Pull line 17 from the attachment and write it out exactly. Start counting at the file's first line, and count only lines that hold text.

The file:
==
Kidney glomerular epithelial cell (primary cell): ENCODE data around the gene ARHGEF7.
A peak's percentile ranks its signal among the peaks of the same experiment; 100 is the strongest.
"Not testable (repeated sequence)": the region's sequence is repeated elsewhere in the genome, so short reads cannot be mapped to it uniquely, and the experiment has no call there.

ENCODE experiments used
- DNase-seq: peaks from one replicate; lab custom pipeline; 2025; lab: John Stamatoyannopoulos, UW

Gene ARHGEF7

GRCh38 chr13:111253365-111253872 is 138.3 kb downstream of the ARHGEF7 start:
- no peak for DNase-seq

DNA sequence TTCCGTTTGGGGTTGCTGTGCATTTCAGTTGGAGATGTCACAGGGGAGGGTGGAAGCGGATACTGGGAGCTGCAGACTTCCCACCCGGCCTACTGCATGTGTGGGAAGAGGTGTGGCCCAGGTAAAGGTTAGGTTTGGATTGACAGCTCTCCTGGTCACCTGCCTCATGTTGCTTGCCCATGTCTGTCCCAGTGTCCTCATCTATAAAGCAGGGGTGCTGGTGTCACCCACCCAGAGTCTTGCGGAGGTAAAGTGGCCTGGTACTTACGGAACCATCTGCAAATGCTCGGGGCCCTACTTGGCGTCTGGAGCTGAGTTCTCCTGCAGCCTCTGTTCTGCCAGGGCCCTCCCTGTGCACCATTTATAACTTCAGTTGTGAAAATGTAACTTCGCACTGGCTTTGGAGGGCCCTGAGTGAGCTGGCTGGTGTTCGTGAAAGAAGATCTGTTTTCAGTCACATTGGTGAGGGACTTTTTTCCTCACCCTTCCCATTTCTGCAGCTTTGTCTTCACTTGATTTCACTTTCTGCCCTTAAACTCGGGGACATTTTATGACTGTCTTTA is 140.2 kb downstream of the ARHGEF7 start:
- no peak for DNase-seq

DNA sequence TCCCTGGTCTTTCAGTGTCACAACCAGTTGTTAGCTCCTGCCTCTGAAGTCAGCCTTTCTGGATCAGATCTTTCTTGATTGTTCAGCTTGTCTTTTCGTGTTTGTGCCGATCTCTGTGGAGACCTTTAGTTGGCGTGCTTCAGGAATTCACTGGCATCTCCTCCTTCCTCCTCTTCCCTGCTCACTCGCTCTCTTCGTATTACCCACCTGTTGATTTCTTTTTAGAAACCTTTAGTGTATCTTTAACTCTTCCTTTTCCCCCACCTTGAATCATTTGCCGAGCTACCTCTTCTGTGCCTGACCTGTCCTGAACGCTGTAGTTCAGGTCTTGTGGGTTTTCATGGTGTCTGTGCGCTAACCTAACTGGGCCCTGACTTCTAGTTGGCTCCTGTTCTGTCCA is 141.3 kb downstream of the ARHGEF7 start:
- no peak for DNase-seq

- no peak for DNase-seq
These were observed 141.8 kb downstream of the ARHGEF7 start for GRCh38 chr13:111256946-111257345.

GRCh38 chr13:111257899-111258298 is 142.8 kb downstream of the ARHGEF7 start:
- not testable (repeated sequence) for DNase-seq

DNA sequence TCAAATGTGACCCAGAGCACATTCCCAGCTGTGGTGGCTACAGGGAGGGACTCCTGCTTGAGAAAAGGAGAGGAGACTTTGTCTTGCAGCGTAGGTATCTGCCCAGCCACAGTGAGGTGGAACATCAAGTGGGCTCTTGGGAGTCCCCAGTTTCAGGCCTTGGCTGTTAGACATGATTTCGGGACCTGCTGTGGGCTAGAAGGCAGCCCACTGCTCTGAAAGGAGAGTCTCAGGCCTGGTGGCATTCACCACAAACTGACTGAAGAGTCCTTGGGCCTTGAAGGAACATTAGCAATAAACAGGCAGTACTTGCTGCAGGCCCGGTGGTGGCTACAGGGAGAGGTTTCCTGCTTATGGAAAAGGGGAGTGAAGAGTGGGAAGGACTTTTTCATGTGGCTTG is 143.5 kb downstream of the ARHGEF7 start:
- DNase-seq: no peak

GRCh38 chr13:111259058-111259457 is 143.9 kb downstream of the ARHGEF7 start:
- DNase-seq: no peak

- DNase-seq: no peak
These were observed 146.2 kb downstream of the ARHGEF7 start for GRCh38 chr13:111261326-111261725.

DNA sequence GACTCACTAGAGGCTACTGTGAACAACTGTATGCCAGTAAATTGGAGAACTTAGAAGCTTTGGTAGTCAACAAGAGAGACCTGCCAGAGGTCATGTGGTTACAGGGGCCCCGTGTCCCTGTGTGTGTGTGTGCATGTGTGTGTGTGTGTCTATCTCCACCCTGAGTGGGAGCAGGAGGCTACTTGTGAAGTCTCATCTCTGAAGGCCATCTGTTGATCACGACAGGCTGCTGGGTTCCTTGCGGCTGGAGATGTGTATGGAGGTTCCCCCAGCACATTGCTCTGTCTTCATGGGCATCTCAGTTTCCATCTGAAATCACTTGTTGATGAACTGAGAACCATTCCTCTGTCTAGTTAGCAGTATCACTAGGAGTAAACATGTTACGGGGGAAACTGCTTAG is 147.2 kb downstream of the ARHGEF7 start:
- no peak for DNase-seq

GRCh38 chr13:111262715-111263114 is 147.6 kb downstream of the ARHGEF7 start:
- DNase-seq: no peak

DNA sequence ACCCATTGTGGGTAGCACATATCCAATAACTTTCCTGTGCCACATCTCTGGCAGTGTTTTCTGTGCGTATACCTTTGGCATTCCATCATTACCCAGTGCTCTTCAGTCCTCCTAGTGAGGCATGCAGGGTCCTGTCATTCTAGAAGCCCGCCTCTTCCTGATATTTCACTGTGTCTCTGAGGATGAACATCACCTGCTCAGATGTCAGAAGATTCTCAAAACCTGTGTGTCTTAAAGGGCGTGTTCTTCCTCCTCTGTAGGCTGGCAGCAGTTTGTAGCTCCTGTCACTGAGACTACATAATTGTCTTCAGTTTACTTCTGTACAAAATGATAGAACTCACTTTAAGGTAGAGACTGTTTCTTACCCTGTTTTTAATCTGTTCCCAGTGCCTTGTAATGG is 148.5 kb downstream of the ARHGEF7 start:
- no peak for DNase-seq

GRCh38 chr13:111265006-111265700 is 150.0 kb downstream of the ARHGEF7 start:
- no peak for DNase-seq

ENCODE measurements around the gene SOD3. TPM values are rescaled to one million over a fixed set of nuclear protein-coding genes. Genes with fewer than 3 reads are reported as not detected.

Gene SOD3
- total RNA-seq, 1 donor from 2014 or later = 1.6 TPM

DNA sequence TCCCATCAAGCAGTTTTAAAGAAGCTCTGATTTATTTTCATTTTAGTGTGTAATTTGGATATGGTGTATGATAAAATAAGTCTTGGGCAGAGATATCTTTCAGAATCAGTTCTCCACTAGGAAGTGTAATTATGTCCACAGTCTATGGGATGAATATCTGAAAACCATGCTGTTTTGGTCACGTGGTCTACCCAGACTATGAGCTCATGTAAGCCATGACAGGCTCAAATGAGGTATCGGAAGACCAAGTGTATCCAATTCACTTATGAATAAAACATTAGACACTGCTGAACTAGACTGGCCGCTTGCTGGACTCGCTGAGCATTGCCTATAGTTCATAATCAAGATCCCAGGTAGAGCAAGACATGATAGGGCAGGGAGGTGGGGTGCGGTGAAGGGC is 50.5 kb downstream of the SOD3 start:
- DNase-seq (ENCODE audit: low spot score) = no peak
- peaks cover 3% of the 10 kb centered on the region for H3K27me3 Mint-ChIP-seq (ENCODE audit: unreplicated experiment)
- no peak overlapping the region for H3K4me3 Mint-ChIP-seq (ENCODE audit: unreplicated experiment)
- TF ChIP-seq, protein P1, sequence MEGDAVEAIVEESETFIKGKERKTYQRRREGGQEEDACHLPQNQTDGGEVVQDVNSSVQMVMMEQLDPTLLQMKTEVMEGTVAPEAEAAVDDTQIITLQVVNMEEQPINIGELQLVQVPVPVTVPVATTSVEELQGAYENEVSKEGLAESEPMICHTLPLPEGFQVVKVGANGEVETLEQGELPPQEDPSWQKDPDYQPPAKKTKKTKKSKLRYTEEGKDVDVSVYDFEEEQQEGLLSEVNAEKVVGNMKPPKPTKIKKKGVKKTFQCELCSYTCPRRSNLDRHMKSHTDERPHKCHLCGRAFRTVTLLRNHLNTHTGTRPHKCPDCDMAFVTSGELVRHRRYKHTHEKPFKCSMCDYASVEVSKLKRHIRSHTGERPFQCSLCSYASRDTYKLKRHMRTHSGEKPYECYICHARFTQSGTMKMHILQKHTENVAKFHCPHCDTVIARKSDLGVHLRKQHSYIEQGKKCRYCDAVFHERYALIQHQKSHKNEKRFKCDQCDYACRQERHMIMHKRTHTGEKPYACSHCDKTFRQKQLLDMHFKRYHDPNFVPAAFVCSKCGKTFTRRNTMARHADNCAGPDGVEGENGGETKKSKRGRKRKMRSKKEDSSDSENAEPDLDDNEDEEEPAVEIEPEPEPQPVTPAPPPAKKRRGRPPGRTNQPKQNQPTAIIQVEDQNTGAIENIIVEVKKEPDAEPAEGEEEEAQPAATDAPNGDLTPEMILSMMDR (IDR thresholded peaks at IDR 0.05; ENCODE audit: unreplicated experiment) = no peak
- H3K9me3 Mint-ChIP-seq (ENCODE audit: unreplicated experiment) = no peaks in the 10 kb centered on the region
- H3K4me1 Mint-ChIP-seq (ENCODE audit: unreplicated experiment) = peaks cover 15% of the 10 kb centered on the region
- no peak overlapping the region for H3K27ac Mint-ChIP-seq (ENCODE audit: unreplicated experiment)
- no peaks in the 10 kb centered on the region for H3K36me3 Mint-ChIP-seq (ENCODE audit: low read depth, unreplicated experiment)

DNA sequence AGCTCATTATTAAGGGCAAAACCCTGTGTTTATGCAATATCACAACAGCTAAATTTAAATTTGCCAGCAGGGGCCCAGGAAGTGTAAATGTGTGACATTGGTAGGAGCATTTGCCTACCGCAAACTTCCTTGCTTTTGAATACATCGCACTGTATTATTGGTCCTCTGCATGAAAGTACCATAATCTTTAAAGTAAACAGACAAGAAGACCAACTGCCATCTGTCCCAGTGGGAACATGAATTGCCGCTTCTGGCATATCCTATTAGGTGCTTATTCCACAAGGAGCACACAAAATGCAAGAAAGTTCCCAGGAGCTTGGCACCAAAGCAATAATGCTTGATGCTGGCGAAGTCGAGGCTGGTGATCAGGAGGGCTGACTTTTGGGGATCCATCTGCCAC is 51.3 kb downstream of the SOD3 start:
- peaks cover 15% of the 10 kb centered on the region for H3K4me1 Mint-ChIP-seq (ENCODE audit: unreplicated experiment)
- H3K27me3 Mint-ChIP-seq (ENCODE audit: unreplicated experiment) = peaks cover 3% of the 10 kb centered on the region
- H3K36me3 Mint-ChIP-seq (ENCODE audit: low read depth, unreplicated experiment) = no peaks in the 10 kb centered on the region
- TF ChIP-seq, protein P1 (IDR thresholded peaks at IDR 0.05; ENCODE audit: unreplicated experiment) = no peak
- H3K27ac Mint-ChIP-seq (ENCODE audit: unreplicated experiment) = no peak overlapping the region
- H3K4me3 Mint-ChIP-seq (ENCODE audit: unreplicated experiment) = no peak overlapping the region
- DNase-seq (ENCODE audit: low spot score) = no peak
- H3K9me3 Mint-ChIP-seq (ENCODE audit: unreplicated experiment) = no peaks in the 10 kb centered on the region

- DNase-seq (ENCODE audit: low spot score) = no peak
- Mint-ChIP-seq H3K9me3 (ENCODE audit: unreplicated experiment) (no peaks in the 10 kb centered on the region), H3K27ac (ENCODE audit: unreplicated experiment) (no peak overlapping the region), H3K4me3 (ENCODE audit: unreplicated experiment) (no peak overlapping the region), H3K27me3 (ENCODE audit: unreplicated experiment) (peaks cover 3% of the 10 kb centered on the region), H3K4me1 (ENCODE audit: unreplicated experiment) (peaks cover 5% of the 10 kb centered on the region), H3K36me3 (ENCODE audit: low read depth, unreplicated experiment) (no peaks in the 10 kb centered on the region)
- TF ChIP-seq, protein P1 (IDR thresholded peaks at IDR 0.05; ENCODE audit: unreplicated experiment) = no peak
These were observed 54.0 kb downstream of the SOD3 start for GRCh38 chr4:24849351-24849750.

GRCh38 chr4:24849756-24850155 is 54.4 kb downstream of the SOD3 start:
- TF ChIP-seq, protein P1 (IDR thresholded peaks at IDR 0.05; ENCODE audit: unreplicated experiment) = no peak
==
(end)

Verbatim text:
DNA sequence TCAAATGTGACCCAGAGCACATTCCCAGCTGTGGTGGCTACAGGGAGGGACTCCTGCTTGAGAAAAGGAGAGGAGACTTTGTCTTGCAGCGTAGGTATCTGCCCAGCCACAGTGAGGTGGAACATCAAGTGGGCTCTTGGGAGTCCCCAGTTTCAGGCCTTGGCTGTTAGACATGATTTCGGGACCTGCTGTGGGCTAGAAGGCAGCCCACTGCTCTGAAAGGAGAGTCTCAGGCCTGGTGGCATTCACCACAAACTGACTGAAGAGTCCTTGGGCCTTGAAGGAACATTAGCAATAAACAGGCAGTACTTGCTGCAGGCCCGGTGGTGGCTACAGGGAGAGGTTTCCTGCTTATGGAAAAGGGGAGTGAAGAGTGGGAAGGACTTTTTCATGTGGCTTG is 143.5 kb downstream of the ARHGEF7 start: